On Sept. 1, 2016, Texas law will change to allow those with concealed handgun licenses to legally carry inside buildings on college campuses (the law currently allows for legal concealed carry in most outdoor spaces on campuses across the state). That means that for the next year or so, we’re going to periodically see professors, administrators and students flip out over the upcoming change. Case in point: University of Texas-El Paso journalism professor David Smith-Soto, who told a local television station that the anti-gun pictogram he placed on his door won’t be coming down—even after the law changes.
“I don’t want guns in my classroom,” Smith-Soto told KFOX. “I’m dead-set against it because anybody who can carry a gun legally on campus can snap at any time.”
And they say gun owners are paranoid! Now, this statement by Smith-Soto raises a lot of questions. Is he concerned about law enforcement carrying firearms on campus? After all, he did say that anybody who can carry a gun legally is in danger of snapping at any given moment. For that matter, does this professor really believe that someone who’s “snapped” is going to be dissuaded by a “weapons-free” campus? And does this guy understand that concealed-carry holders are already carrying safely and responsibly throughout the state of Texas? Chances are he interacts with one or two a day already, and he doesn’t even know it. It makes absolutely no sense to think that these concealed-carry holders are suddenly going to turn into lunatics just by stepping over the campus boundary line.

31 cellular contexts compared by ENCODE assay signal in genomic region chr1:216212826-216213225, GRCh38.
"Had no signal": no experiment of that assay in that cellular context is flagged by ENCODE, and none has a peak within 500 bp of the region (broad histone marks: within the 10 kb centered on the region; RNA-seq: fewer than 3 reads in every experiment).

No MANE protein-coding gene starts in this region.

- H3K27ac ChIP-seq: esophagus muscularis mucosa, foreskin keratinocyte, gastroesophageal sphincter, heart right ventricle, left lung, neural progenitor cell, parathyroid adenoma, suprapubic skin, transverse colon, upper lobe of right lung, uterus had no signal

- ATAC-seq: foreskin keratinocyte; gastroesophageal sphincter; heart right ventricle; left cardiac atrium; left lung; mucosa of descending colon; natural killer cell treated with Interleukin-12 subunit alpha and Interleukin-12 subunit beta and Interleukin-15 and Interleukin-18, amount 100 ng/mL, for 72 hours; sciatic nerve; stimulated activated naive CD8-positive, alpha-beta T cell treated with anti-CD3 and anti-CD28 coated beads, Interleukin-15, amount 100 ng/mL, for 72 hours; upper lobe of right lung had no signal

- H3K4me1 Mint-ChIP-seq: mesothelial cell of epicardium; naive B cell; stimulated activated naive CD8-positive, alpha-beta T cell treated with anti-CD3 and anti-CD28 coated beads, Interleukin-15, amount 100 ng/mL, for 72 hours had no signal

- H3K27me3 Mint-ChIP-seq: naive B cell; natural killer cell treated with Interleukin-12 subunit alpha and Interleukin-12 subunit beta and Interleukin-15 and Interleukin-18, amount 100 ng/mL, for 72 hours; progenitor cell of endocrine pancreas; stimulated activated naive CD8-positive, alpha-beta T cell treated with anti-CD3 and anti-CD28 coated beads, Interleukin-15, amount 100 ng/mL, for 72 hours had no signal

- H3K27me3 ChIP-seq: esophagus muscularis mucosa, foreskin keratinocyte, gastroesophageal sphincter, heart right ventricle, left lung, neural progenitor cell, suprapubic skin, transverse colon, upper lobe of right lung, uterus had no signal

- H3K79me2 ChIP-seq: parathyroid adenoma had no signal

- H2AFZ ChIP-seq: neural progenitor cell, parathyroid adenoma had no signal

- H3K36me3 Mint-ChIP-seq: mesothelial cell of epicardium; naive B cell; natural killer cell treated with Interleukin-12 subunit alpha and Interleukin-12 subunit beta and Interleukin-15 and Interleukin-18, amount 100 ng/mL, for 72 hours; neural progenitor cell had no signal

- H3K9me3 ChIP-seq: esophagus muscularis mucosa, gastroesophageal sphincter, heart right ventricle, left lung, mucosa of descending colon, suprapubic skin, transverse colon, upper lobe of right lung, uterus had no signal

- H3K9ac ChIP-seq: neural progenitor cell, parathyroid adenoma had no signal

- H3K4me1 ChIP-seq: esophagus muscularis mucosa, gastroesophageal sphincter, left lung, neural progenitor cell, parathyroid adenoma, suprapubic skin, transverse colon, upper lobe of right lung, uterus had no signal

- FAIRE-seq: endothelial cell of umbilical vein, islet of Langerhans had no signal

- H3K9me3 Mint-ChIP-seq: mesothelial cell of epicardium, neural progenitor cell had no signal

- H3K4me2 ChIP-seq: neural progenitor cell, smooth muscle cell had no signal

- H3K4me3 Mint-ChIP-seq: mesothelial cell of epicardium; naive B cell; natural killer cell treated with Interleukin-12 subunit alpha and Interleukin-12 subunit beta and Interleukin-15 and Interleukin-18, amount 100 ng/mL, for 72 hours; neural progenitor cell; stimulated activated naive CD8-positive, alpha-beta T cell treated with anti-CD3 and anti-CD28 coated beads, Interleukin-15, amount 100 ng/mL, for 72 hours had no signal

Oddly enough, the journalists covering the journalism professor’s anti-gun hissy fit apparently failed to ask a couple of basic questions. Questions like, “If Professor Smith-Soto says he’ll ban guns from his classroom, how does he plan to enforce this policy?” and “How will Professor Smith-Soto even know that someone is legally carrying a concealed firearm?” never made it into the finished story. I don’t know about you, but when I first heard about the professor’s plan to institute a gun ban in his classroom after campus carry becomes legal, my first thought was, “Good luck enforcing that rule!”
But this is less about logic, or reason, or rights. Sadly, even for a dismally large number of professors now it appears to be all about feelings. Is it any wonder a growing number of students can’t face exposure to differing ideas and viewpoints without feeling like they’re the victims of micro-aggression and, therefore, need a “safe space” (preferably one with puppies available to cuddle)?
You don’t need a PhD in linguistics to know that declaring an area to be a “gun-free zone” doesn’t make it so. You don’t need to be a philosophy professor to understand that self-defense is a human right that doesn’t vanish when you set foot onto a college campus. And you don’t need to be a criminal justice major to know that criminals can and do target college students for robbery, sexual assault and even murder.
You just need to have an open mind and the ability to think critically about these issues—something apparently in short supply in many college classrooms these days.